How to make a simple wav player by using Arduino
Talking about using Arduino to play music, is it the Arduino MP3 shield not the first thing you come up with? Or maybe some geeks will consider about tone() function? They are not the things our topic is about today. We don’t need any MP3 shield, tone(), or SD card. Only Arduino can perfectly play the music you like.
It’s cool. Do-it-yourself a home-brew MP3 player for dear daddy or little daughter is fascinating. If you got a small Freaduino Nano or Freaduino Pro to put this into fact, then I’m sure ipod won’t be your consideration.
But specifically how do you make it? Let us take a look.
PS: For the demo we’re gonna show you, since the RAM for the Arduino is very small, hence we can only keep a 2-3 second music. Use a SD card, there’ll be no time limitation. See Arduino Simple Wav Player 2 using SD card.
Integrated with the homemade low-pass filter, this Arduino-based simple WAV player is to send out PWM signal generated by UNO, then through the low-pass filter and make the PCM data stored in the flash of UNO into sounds. Basically, the player cannot be regarded as a pure WAV playback, because by extracting the data from the WAV file and storing it in an array format in UNO, this tutorial is for reference. You can make SD card based WAV player by referring to this idea.
The WAV player is easy to make on different platforms and applicable for various scenarios like voice broadcast system, electronic keyboard, as long as you understand the principle of sound.
II. The Principle
2.1 Digital Audio
2.1.1 Digital Audio Basics
The basic principles and methods of digital audio processing technology is to use ADC, the analog digital converter, to take sample, quantize, encode and convert the analog audio signal into digital data and files to be saved. Of course, during the playback, the digital data goes through the DAC digital analog converter to restore the analogy signal form to be played out by the sound device.
Depending on the application range of the audio signal, the sampling frequency and the quantization accuracy of the analog audio digital 0ADC varies. The following table shows the common standard:
As you can see from the above table, according to the sampling theorem, for audio signal with different qualities, the digital audio ADC sampling frequency is twice the highest frequency analog signal. Additionally, the higher sound quality you require, the higher ADC quantization bits. In fact, the human ear cannot tell 1/256 level (8) precision changes, but for the CD sound quality, we use 16 quantization bits, precision 1/65536. Apparently, the better sound quality a digital audio has, the greater the amount of data it has to deal with. As for a second audio signal, when it’s a telephone-level quality digital audio, the amount of data is 8k bytes with each byte stored the level value of one sampling point. To obtain a CD-level quality digital audio, the data amount for every second is 88.2k; that amount is 176.4k for a two-channel stereo.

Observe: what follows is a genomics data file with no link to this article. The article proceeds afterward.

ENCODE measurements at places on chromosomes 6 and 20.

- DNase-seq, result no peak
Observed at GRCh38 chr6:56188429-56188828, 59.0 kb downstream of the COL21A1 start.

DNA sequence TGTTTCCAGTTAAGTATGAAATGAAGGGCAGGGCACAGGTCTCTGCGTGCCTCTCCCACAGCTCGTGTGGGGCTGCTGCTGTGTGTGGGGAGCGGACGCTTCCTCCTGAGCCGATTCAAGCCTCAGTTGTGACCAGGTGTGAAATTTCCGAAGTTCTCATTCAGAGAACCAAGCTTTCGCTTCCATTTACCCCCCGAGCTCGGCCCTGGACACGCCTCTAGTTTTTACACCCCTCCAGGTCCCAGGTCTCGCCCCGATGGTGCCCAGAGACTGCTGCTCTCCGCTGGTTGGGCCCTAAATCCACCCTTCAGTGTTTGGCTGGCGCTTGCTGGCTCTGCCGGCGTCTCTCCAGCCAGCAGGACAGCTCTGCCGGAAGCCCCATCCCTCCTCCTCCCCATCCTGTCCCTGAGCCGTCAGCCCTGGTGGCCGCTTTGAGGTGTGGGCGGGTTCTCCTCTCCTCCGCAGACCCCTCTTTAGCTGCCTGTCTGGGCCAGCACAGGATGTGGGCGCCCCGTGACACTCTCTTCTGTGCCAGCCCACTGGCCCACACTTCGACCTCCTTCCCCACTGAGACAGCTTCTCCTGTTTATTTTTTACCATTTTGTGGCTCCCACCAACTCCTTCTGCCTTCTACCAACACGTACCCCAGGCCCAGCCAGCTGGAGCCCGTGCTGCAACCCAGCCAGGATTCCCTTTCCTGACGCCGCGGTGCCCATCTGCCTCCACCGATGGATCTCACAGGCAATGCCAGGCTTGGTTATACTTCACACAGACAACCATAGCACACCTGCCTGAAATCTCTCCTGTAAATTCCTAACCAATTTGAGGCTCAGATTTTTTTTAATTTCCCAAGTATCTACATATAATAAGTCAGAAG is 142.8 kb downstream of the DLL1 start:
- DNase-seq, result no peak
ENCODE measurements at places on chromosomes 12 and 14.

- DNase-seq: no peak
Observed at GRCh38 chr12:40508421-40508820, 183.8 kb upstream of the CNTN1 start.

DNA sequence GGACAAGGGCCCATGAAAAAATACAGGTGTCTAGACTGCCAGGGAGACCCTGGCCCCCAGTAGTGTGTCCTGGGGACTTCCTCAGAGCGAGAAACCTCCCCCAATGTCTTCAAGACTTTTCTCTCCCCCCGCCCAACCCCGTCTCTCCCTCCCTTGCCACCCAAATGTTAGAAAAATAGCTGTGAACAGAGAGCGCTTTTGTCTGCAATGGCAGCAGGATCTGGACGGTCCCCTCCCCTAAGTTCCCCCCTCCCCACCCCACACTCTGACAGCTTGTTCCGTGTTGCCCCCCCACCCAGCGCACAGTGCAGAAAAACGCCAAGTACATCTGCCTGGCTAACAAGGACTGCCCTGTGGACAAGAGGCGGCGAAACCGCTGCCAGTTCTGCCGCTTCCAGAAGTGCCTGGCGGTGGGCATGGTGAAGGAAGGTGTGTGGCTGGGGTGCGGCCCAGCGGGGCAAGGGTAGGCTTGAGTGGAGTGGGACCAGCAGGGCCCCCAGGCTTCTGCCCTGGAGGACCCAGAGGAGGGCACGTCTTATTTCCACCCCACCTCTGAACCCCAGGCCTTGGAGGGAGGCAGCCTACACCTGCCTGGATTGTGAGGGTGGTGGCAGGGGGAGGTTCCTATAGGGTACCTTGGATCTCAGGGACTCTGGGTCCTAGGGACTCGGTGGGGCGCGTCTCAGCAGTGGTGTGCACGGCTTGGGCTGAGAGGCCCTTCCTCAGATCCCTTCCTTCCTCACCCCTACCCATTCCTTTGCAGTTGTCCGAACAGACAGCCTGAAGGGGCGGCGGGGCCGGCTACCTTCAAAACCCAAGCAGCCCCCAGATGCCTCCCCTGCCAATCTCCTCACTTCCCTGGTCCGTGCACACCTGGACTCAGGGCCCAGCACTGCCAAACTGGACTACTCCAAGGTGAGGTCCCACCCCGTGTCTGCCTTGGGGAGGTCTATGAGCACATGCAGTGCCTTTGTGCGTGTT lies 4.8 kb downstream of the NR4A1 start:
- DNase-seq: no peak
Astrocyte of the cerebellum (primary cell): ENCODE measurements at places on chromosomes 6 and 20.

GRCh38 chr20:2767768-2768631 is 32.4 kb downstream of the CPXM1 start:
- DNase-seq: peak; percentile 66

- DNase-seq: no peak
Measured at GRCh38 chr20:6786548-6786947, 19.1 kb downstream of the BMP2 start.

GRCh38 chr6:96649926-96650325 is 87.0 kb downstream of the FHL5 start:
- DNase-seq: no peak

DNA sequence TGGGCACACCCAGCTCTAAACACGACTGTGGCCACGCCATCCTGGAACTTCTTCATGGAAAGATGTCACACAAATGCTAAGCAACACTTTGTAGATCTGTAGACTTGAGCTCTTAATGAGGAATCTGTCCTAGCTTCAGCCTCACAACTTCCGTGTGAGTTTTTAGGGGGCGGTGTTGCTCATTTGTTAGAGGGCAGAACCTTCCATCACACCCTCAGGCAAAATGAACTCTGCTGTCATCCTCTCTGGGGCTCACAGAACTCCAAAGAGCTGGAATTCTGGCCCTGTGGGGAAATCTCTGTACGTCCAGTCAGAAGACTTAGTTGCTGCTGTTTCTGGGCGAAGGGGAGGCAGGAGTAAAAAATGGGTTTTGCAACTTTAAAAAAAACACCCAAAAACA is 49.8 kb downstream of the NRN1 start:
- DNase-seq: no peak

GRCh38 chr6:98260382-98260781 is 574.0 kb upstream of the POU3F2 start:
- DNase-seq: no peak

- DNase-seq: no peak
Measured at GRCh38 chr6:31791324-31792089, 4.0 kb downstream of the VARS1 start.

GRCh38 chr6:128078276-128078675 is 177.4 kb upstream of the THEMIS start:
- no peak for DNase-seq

The most typical digital audio data file is WAV, which is mostly by using the original PCM encoding to store the raw data for each sampling point. Without any compression, now we got a sound card(either integrated or stand-alone) with build-in microphone port, under the support of WINDOWS platform, we can record, that is, turn the sound into digital audio and save it in the computer. And this file we saved, is WAV format file. Therefore, when we follow the sampling frequency speed to read the audio data one by one, the file is converted to analog signal by DAC, thus, the sound can be represented.
2.1.2 WAVE Format Introduction
WAVE format (extension: wav) is one of the basic audio formats used in multimedia digital audio, which is based on RIFF format as a standard. RIFF is short for Resource Interchange File Format. The first four bytes of each WAVE file is “RIFF”.
WAVE files are composed of several chunks (blocks). According to their positions in the file, they are: RIFF WAVE chunk, format chunk, fact chunk (optional), data chunk, LIST chunk (optional), etc. Of all listed above, except for RIFF WAVE chunk, format chunk, data chunk, the others are optional.
2.1.3 Get PCM Audio Data from WAV Files
There are many WAV format files in PC. In fact, all prompt tone WINDOWS uses WAV format files. We can certainly create whatever audio file we need with the software on the PC. In the materials we provide a WAV file “talking microcontroller.wav” for readers. You can use the software WINHEX to view the specific content of the file in binary format (displayed as hexadecimal). The picture below tells how to display the content of the file by using INHEX.
According to the previous introduction of the WAV format audio file, you can find out the audio data part. The chunks have been marked in the following picture, and the parameters have been listed.
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